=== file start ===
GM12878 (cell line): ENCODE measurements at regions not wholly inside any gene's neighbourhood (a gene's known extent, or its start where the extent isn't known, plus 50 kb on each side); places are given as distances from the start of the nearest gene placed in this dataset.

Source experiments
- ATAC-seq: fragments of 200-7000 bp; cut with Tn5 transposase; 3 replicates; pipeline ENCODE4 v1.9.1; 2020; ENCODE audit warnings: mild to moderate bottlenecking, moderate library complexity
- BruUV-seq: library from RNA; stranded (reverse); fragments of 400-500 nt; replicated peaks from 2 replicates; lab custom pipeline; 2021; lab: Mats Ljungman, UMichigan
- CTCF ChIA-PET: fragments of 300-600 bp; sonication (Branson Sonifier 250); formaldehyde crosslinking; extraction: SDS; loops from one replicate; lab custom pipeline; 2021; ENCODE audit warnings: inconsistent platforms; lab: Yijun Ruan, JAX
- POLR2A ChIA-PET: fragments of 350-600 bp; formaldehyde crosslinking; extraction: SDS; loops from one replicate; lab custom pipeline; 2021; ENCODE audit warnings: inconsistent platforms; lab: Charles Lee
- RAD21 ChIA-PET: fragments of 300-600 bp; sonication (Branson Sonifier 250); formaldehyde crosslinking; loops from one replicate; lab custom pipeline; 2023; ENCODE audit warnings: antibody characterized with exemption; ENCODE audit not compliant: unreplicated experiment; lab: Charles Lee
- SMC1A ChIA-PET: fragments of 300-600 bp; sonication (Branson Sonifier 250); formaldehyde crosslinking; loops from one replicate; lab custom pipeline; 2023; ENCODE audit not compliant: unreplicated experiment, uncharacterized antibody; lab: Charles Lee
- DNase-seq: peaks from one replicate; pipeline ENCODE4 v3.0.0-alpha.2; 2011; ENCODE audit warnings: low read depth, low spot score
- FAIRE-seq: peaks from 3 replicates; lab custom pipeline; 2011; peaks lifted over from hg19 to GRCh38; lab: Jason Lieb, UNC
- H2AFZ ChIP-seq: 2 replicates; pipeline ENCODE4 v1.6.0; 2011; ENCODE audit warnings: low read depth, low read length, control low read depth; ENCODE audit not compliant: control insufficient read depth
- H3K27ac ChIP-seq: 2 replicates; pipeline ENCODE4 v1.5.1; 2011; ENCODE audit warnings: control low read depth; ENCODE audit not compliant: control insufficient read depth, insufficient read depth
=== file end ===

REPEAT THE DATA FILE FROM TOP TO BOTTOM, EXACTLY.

GM12878 (cell line): ENCODE measurements at regions not wholly inside any gene's neighbourhood (a gene's known extent, or its start where the extent isn't known, plus 50 kb on each side); places are given as distances from the start of the nearest gene placed in this dataset.

Source experiments
- ATAC-seq: fragments of 200-7000 bp; cut with Tn5 transposase; 3 replicates; pipeline ENCODE4 v1.9.1; 2020; ENCODE audit warnings: mild to moderate bottlenecking, moderate library complexity
- BruUV-seq: library from RNA; stranded (reverse); fragments of 400-500 nt; replicated peaks from 2 replicates; lab custom pipeline; 2021; lab: Mats Ljungman, UMichigan
- CTCF ChIA-PET: fragments of 300-600 bp; sonication (Branson Sonifier 250); formaldehyde crosslinking; extraction: SDS; loops from one replicate; lab custom pipeline; 2021; ENCODE audit warnings: inconsistent platforms; lab: Yijun Ruan, JAX
- POLR2A ChIA-PET: fragments of 350-600 bp; formaldehyde crosslinking; extraction: SDS; loops from one replicate; lab custom pipeline; 2021; ENCODE audit warnings: inconsistent platforms; lab: Charles Lee
- RAD21 ChIA-PET: fragments of 300-600 bp; sonication (Branson Sonifier 250); formaldehyde crosslinking; loops from one replicate; lab custom pipeline; 2023; ENCODE audit warnings: antibody characterized with exemption; ENCODE audit not compliant: unreplicated experiment; lab: Charles Lee
- SMC1A ChIA-PET: fragments of 300-600 bp; sonication (Branson Sonifier 250); formaldehyde crosslinking; loops from one replicate; lab custom pipeline; 2023; ENCODE audit not compliant: unreplicated experiment, uncharacterized antibody; lab: Charles Lee
- DNase-seq: peaks from one replicate; pipeline ENCODE4 v3.0.0-alpha.2; 2011; ENCODE audit warnings: low read depth, low spot score
- FAIRE-seq: peaks from 3 replicates; lab custom pipeline; 2011; peaks lifted over from hg19 to GRCh38; lab: Jason Lieb, UNC
- H2AFZ ChIP-seq: 2 replicates; pipeline ENCODE4 v1.6.0; 2011; ENCODE audit warnings: low read depth, low read length, control low read depth; ENCODE audit not compliant: control insufficient read depth
- H3K27ac ChIP-seq: 2 replicates; pipeline ENCODE4 v1.5.1; 2011; ENCODE audit warnings: control low read depth; ENCODE audit not compliant: control insufficient read depth, insufficient read depth